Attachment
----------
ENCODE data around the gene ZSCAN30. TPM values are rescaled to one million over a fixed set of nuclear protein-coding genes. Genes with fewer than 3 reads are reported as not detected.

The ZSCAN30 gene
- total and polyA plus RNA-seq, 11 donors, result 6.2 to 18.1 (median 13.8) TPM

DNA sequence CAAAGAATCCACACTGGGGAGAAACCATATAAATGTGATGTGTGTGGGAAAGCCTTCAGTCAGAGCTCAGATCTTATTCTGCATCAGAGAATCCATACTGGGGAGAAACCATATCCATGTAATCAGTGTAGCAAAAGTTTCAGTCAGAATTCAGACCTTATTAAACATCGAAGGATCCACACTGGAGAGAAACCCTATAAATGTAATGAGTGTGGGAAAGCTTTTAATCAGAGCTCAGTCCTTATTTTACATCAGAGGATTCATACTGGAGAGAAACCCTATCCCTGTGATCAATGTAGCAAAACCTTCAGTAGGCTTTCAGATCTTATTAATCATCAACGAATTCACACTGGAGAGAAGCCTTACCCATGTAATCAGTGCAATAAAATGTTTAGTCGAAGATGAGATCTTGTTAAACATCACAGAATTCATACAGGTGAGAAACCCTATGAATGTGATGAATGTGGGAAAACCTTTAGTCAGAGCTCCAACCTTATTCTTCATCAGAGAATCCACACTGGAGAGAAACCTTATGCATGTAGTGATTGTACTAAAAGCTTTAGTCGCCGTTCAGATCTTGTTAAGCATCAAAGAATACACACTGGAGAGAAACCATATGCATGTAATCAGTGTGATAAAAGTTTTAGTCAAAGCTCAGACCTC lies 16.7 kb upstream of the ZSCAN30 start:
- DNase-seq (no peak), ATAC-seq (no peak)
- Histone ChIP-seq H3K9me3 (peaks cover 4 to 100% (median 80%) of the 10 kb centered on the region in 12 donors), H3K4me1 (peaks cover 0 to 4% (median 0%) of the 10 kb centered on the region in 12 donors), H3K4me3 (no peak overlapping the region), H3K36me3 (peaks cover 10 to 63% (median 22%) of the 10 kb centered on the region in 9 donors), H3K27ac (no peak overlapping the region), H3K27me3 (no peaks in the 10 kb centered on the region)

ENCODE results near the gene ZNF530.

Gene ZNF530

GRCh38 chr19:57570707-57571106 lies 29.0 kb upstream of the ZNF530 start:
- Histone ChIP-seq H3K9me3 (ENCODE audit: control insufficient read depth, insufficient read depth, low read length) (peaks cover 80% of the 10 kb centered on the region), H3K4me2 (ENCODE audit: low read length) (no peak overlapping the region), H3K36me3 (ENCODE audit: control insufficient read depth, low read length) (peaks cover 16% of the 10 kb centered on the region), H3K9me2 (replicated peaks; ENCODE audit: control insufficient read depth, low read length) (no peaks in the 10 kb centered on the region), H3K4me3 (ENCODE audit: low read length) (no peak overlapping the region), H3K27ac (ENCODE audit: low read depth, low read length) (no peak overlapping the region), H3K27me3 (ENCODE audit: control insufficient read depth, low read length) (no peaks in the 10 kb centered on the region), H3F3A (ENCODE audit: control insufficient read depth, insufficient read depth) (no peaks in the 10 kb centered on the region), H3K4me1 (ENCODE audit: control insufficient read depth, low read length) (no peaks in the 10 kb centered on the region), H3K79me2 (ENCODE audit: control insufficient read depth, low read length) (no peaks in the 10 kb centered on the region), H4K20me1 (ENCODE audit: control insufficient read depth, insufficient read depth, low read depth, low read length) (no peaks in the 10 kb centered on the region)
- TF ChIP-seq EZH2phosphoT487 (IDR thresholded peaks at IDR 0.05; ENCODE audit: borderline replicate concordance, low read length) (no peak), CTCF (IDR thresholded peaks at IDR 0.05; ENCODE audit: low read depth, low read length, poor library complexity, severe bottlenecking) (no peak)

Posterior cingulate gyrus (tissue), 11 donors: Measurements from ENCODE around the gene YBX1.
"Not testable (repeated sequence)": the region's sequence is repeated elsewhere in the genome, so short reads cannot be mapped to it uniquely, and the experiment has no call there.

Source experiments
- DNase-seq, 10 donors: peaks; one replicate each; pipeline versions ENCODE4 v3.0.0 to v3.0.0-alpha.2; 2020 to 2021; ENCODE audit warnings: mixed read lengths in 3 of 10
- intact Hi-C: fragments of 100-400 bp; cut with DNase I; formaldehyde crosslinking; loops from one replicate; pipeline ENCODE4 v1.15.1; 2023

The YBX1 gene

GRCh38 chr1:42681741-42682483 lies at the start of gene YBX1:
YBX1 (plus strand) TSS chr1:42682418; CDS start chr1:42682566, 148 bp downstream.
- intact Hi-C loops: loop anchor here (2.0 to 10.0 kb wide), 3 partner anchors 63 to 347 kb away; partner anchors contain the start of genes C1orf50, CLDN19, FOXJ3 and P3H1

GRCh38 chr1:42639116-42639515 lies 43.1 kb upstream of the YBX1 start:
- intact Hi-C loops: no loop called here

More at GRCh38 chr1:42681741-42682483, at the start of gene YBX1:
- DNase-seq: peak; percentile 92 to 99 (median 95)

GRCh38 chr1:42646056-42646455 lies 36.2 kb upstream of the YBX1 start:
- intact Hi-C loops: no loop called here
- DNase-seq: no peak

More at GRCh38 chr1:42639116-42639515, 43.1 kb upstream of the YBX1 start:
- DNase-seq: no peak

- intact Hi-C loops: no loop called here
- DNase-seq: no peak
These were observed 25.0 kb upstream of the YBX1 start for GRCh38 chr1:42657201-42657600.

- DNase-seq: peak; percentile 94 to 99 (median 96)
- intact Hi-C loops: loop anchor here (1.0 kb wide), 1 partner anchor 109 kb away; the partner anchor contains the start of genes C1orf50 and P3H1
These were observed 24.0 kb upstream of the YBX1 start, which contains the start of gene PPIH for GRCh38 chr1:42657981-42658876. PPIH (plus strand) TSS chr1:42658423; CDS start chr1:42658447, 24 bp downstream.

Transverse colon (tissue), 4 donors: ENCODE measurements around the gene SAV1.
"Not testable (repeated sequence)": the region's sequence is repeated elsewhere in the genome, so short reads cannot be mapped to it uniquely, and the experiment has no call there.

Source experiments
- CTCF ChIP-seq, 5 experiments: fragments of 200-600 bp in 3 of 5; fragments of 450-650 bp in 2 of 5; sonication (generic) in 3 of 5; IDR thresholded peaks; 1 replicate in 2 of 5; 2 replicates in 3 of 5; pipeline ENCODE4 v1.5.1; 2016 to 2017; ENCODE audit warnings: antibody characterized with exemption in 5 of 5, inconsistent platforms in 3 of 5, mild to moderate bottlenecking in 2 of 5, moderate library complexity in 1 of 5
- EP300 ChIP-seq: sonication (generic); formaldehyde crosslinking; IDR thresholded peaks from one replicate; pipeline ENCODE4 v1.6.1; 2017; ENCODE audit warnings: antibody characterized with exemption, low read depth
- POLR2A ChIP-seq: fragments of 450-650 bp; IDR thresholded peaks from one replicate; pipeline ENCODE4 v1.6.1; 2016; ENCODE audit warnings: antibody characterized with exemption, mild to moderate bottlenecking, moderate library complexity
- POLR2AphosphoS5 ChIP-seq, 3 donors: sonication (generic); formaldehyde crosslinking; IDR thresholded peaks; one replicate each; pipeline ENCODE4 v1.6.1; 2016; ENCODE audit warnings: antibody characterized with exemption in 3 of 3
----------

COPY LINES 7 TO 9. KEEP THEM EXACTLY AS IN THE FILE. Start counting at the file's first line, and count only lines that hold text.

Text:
ENCODE results near the gene ZNF530.

Gene ZNF530

GRCh38 chr19:57570707-57571106 lies 29.0 kb upstream of the ZNF530 start: